A companion piece to ANOHNI’s ‘Hopelessness’ album last year, ‘Paradise’ is thought-provoking, politically relevant and musically exhilarating.
Anohni’s new EP Paradise is a companion piece to her 2016 album Hopelessness. The artist continues her previous politically charged themes and discussion of the ideals of future feminism.
Paradise, even more than the album that it supports, functions as a political statement first, and a work of music second. Not to say that the EP has no musical merits, Hegarty’s voice is as beautiful and all-encompassing as ever. Her production collaborators Hudson Mohawke and Oneohtrix Point Never, who also contributed to Hopelessness, do a great job again of making the album sound like an actual well-produced, artistic and incredibly depressing R&B record. However, the message, not the music, is at the forefront of the album, making it a bit more of an uncomfortable listening experience. Nevertheless, that falls in line with the themes touched upon by the work.
The titular track ‘Paradise’ contains lyrics that immediately evoke the same contextual themes of the preceding album. Ones of an oppressive government, once again being referred to in familial nouns: “My mother’s love / Her gentle touch / My father’s hand / Rests on my throat”, similarly as in last year’s track ‘Watch Me’, and ones of being overly conscious of your own entrapment within a decaying society, as expressed by the infinitely depressing line: “Hopelessness sinks into the earth”. ANOHNI is not known for pulling punches when it comes to her lyrical content and Paradise is another demonstration of that.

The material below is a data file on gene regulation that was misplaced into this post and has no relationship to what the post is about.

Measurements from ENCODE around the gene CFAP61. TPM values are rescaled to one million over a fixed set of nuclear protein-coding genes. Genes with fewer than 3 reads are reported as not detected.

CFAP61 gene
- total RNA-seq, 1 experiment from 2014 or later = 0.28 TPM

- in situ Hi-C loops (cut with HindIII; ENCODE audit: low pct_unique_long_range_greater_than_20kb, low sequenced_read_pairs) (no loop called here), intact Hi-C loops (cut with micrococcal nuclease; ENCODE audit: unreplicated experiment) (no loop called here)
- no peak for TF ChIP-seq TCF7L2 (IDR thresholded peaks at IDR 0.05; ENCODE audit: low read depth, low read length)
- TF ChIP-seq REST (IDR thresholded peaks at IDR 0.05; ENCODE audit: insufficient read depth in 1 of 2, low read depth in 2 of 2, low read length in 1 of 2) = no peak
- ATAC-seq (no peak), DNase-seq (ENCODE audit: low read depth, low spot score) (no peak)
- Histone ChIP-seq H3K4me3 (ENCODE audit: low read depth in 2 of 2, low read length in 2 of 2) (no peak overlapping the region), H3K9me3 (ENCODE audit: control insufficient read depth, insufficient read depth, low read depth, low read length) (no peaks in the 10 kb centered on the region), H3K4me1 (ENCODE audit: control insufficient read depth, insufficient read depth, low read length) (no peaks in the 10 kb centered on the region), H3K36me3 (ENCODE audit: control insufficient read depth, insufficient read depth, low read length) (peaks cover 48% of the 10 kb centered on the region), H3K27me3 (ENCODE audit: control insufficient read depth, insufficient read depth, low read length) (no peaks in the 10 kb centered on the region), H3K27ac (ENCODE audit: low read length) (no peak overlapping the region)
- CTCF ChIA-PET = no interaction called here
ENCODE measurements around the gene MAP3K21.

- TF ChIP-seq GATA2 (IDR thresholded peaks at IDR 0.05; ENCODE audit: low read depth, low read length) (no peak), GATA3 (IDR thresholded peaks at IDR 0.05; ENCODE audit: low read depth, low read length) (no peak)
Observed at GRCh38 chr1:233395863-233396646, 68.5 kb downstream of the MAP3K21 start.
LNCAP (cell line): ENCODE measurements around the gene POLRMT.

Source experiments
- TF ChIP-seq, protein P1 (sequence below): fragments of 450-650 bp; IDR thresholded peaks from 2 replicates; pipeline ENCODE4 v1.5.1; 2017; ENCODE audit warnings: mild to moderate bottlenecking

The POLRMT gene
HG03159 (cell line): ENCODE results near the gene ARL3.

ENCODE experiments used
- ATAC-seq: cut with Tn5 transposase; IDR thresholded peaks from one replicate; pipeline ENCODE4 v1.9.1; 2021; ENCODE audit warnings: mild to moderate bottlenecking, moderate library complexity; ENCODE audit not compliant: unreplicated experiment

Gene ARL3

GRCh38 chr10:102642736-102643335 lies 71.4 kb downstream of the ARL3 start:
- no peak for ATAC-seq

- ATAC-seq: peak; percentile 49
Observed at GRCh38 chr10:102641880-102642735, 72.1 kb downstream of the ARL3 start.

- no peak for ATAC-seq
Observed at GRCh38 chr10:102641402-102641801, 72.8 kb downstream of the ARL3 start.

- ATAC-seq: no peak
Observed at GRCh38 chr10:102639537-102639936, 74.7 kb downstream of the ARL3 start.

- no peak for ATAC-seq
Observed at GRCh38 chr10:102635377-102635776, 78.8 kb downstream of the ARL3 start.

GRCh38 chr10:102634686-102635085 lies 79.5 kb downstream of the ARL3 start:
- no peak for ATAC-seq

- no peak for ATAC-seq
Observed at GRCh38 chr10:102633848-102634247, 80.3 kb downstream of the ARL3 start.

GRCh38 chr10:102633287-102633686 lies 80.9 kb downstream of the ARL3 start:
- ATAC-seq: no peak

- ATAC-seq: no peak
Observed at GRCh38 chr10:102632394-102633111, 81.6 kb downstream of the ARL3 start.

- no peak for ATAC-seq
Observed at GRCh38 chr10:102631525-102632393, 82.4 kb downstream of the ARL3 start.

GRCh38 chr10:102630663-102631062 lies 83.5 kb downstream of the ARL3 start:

In ‘Jesus Will Kill You’ Anohni obliquely calls out Trump, in a similar vain to how ‘Obama’ from Hopelessness called out the relevant leader at the time. The track is easily the angriest and most mean-spirited on the album, asking the question “What’s your legacy?” and immediately answering “Burning people, burning hope, burning planet, all for your wealth”.
‘You Are My Enemy’ and ‘Ricochet’ express much more personal manifestations of the artist’s pain. The former reiterates the destructive nature of the masculine archetype and Anohni’s rejection of it. “I never felt a part of this world / I reject the way that we live / I gave birth to my own enemy”. The latter talks of Hegarty’s intense dislike for the concept of reincarnation: “When I die and gone / I find I carry on / I’m gonna hate you, my God”.
As the nine portraits of women depicted on the cover art might suggest, the album continues to dig deep within the world around as well as the artist, and tries to decipher the meaning of entrenched societal roles and archetypes. There’s as much looking inside here as it there is throwing around blame. There’s even a bonus, seventh song on the album, ‘I Never Stopped Loving You’, which can be acquired by sending the artist herself an email containing some personal message, a tribute of sharing your thoughts, in return for Anohni sharing hers.
Paradise continues Anohni’s career-long artistic statement, grounding similar points of interest in currently relevant waters, bold and unwavering in its vision. Not exactly a comfortable listen, but considering the subjects at hand, it really doesn’t have to be. (8/10) (Ellie Wolf)
Listen to Paradise EP here via Spotify, and tell us what you think below!
Tags: Anohni, Antony Hegarty, Ellie Wolf, EP, Paradise, review, Rough Trade
Currently studying Mathematics and Music at Leeds University. Generally a fan of all things musical, cultural, and pretentious. Values aesthetic way too much.
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